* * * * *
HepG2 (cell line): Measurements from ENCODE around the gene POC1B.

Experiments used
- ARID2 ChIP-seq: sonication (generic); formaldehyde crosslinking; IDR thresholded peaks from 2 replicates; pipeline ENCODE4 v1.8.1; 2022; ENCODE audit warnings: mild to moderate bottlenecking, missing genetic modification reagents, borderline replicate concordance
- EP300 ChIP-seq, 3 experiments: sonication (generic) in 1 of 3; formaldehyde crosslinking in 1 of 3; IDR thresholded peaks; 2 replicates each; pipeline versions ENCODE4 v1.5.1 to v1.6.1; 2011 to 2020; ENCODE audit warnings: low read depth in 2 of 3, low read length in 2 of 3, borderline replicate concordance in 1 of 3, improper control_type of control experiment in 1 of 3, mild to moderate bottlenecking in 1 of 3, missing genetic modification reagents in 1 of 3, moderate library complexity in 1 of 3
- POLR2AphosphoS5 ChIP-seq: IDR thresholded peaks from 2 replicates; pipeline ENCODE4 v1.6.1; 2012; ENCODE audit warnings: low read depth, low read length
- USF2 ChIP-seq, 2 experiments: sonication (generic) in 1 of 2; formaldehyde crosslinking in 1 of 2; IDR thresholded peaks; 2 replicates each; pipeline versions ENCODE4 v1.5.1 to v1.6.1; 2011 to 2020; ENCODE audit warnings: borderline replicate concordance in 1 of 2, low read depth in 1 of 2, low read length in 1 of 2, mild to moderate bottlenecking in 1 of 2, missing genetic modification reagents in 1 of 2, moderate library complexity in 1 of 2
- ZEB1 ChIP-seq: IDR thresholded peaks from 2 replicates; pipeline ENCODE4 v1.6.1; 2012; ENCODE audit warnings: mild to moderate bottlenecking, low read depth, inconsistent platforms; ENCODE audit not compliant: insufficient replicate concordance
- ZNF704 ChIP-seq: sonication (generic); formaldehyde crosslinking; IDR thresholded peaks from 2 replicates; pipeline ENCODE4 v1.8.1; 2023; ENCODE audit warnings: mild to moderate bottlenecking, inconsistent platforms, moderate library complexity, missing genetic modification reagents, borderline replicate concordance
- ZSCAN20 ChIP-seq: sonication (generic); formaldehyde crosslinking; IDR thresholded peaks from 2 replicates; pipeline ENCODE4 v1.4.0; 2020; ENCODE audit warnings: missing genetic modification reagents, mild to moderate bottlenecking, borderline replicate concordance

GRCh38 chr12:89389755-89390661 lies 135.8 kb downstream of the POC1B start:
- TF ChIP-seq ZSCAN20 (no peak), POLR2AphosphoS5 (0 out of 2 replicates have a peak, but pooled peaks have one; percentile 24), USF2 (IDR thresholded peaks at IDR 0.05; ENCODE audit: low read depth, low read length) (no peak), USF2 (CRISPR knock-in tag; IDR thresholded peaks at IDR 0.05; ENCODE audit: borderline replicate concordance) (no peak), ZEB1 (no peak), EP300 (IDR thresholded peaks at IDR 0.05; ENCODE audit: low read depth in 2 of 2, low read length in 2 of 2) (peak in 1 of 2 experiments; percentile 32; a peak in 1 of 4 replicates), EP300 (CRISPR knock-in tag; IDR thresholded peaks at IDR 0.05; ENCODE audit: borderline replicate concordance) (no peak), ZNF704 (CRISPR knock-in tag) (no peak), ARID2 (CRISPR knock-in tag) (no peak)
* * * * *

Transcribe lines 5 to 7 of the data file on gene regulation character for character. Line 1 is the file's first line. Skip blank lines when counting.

- POLR2AphosphoS5 ChIP-seq: IDR thresholded peaks from 2 replicates; pipeline ENCODE4 v1.6.1; 2012; ENCODE audit warnings: low read depth, low read length
- USF2 ChIP-seq, 2 experiments: sonication (generic) in 1 of 2; formaldehyde crosslinking in 1 of 2; IDR thresholded peaks; 2 replicates each; pipeline versions ENCODE4 v1.5.1 to v1.6.1; 2011 to 2020; ENCODE audit warnings: borderline replicate concordance in 1 of 2, low read depth in 1 of 2, low read length in 1 of 2, mild to moderate bottlenecking in 1 of 2, missing genetic modification reagents in 1 of 2, moderate library complexity in 1 of 2
- ZEB1 ChIP-seq: IDR thresholded peaks from 2 replicates; pipeline ENCODE4 v1.6.1; 2012; ENCODE audit warnings: mild to moderate bottlenecking, low read depth, inconsistent platforms; ENCODE audit not compliant: insufficient replicate concordance